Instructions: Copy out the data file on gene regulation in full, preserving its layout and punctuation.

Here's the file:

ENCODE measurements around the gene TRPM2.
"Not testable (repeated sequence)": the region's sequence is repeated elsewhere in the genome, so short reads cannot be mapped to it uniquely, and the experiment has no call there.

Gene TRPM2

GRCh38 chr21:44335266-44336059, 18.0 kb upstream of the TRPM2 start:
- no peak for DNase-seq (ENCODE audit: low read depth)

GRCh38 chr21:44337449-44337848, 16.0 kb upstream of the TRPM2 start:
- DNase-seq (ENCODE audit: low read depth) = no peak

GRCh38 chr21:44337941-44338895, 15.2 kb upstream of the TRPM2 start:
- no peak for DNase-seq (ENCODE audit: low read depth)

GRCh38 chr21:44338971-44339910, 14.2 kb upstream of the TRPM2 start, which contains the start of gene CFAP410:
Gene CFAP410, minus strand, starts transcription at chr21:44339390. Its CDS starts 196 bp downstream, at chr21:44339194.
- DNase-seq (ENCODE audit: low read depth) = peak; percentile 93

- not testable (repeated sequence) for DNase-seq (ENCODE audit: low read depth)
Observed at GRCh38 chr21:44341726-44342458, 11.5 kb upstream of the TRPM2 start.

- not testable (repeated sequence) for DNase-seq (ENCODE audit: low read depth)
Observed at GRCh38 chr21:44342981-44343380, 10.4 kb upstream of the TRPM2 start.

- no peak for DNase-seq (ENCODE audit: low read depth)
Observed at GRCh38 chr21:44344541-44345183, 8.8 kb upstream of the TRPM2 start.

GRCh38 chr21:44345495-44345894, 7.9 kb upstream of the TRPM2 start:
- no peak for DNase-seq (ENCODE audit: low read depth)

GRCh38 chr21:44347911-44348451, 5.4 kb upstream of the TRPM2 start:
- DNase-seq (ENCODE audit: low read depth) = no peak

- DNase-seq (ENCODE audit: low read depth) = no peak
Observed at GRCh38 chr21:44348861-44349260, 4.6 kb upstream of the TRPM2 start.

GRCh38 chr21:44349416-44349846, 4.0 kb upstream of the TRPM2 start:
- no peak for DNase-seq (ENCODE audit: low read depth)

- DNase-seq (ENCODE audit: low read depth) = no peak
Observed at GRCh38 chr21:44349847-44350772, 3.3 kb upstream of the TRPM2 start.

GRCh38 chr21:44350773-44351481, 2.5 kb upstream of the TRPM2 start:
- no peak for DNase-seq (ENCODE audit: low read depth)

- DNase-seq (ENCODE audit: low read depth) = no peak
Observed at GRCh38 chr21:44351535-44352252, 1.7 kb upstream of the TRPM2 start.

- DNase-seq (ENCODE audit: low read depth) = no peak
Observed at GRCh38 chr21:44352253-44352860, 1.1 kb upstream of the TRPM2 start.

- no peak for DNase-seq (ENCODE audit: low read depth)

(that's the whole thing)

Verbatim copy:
ENCODE measurements around the gene TRPM2.
"Not testable (repeated sequence)": the region's sequence is repeated elsewhere in the genome, so short reads cannot be mapped to it uniquely, and the experiment has no call there.

Gene TRPM2

GRCh38 chr21:44335266-44336059, 18.0 kb upstream of the TRPM2 start:
- no peak for DNase-seq (ENCODE audit: low read depth)

GRCh38 chr21:44337449-44337848, 16.0 kb upstream of the TRPM2 start:
- DNase-seq (ENCODE audit: low read depth) = no peak

GRCh38 chr21:44337941-44338895, 15.2 kb upstream of the TRPM2 start:
- no peak for DNase-seq (ENCODE audit: low read depth)

GRCh38 chr21:44338971-44339910, 14.2 kb upstream of the TRPM2 start, which contains the start of gene CFAP410:
Gene CFAP410, minus strand, starts transcription at chr21:44339390. Its CDS starts 196 bp downstream, at chr21:44339194.
- DNase-seq (ENCODE audit: low read depth) = peak; percentile 93

- not testable (repeated sequence) for DNase-seq (ENCODE audit: low read depth)
Observed at GRCh38 chr21:44341726-44342458, 11.5 kb upstream of the TRPM2 start.

- not testable (repeated sequence) for DNase-seq (ENCODE audit: low read depth)
Observed at GRCh38 chr21:44342981-44343380, 10.4 kb upstream of the TRPM2 start.

- no peak for DNase-seq (ENCODE audit: low read depth)
Observed at GRCh38 chr21:44344541-44345183, 8.8 kb upstream of the TRPM2 start.

GRCh38 chr21:44345495-44345894, 7.9 kb upstream of the TRPM2 start:
- no peak for DNase-seq (ENCODE audit: low read depth)

GRCh38 chr21:44347911-44348451, 5.4 kb upstream of the TRPM2 start:
- DNase-seq (ENCODE audit: low read depth) = no peak

- DNase-seq (ENCODE audit: low read depth) = no peak
Observed at GRCh38 chr21:44348861-44349260, 4.6 kb upstream of the TRPM2 start.

GRCh38 chr21:44349416-44349846, 4.0 kb upstream of the TRPM2 start:
- no peak for DNase-seq (ENCODE audit: low read depth)

- DNase-seq (ENCODE audit: low read depth) = no peak
Observed at GRCh38 chr21:44349847-44350772, 3.3 kb upstream of the TRPM2 start.

GRCh38 chr21:44350773-44351481, 2.5 kb upstream of the TRPM2 start:
- no peak for DNase-seq (ENCODE audit: low read depth)

- DNase-seq (ENCODE audit: low read depth) = no peak
Observed at GRCh38 chr21:44351535-44352252, 1.7 kb upstream of the TRPM2 start.

- DNase-seq (ENCODE audit: low read depth) = no peak
Observed at GRCh38 chr21:44352253-44352860, 1.1 kb upstream of the TRPM2 start.

- no peak for DNase-seq (ENCODE audit: low read depth)